The above procedure was then repeated 4 times (experiments Nos. 2-5) but using different concentrations of the enzyme suspension as shown in Table 1 below.
For purposes of comparison, experiments 1-5 were repeated (experiments Nos. 6-10) except that a solution of the enzyme preparation in water containing Lissapol ND as wetting agent was used instead of the suspension in trichloroethylene. The results are again shown in Table 1 below.
In a further experiment (No. 11) again for purposes of comparison, a sample of the fabric was immersed for 1 hour in an aqueous solution of the enzyme preparation (1 gm/l) at 70° C with a liquor/goods ratio of 25:1. The sample was then washed and rinsed as in experiment No. 1 and its starch equivalent was determined and is shown in Table 1 below.
A further experiment (No. 12 ) was performed to demonstrate the effect of the enzymes in the process of the invention. A sample of the fabric was padded to approximately 100% expression with pure trichloroethylene, and the impregnated fabric was then steamed and washed as described in experiment No. 1. The starch equivalent of the treated fabric was determined and is shown in Table 1 below:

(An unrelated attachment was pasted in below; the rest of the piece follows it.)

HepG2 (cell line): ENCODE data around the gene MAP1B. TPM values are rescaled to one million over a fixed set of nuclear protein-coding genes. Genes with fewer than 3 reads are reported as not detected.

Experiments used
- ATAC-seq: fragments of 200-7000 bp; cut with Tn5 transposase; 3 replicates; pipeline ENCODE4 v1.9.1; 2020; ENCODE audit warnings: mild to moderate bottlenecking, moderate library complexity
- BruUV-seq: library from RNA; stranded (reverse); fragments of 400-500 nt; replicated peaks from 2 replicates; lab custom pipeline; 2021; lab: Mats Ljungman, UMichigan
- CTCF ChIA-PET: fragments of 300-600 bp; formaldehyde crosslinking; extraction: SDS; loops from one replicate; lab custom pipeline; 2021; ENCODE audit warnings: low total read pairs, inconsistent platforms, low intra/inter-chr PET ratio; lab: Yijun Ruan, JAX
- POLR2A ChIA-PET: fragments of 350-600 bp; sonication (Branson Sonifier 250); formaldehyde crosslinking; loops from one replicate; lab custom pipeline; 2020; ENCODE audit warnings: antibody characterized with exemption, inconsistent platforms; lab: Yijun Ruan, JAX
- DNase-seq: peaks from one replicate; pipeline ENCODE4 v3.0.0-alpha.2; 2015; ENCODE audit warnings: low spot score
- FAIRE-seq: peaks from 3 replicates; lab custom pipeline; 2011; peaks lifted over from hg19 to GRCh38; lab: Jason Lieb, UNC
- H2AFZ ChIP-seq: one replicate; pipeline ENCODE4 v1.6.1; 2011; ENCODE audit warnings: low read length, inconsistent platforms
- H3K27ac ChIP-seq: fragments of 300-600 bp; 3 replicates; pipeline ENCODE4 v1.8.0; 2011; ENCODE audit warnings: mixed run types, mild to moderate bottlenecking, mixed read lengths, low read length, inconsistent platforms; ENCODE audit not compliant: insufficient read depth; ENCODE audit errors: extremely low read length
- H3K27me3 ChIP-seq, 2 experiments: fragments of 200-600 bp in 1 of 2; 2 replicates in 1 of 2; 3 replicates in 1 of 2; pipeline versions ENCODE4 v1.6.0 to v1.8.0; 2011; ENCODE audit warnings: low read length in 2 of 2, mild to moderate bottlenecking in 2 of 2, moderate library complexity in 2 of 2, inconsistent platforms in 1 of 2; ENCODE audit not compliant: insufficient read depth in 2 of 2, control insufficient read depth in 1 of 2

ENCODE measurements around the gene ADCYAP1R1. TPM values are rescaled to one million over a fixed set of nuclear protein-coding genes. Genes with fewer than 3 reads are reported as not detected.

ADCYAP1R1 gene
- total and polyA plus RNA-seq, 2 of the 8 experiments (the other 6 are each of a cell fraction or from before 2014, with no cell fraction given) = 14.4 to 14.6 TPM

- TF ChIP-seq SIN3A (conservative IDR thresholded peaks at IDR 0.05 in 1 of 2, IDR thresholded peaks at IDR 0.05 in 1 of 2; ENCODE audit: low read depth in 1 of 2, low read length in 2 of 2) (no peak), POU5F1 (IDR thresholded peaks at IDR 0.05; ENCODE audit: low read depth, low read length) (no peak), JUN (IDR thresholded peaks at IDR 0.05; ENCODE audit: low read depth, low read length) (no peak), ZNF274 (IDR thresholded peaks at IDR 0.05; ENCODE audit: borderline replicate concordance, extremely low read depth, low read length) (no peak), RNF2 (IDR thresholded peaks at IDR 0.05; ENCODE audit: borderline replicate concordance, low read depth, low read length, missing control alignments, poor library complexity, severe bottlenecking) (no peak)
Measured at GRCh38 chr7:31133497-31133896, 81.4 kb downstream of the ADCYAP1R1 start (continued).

Table 1______________________________________ Enzyme Starch WaxExperiment Concentration Equivalent ContentNo. (gm/l) (%)* %______________________________________1 20 1.61 0.492 10 1.64 0.493 5 1.99 0.494 2 2.12 0.485 1 2.50 0.48Untreated Fabric 8.37 0.916 20 1.46 0.787 10 1.67 0.798 5 1.76 0.809 2 2.14 0.7910 1 2.24 0.7611 1 1.28 --12 None 4.70 --______________________________________ *The starch equivalent figures quoted make no allowance for the natural starch equivalent of the textile material, i.e. to the starch equivalent not due to applying a size to the textile material. Thus a complete desiz of the textile material would not result in a starch equivalent figure of zero. In fact, the long liquor process of experiment No. 11 results in almost complete removal of sizing agents showing that the natural starch equivalent of the textile material was in the region of 1.25%.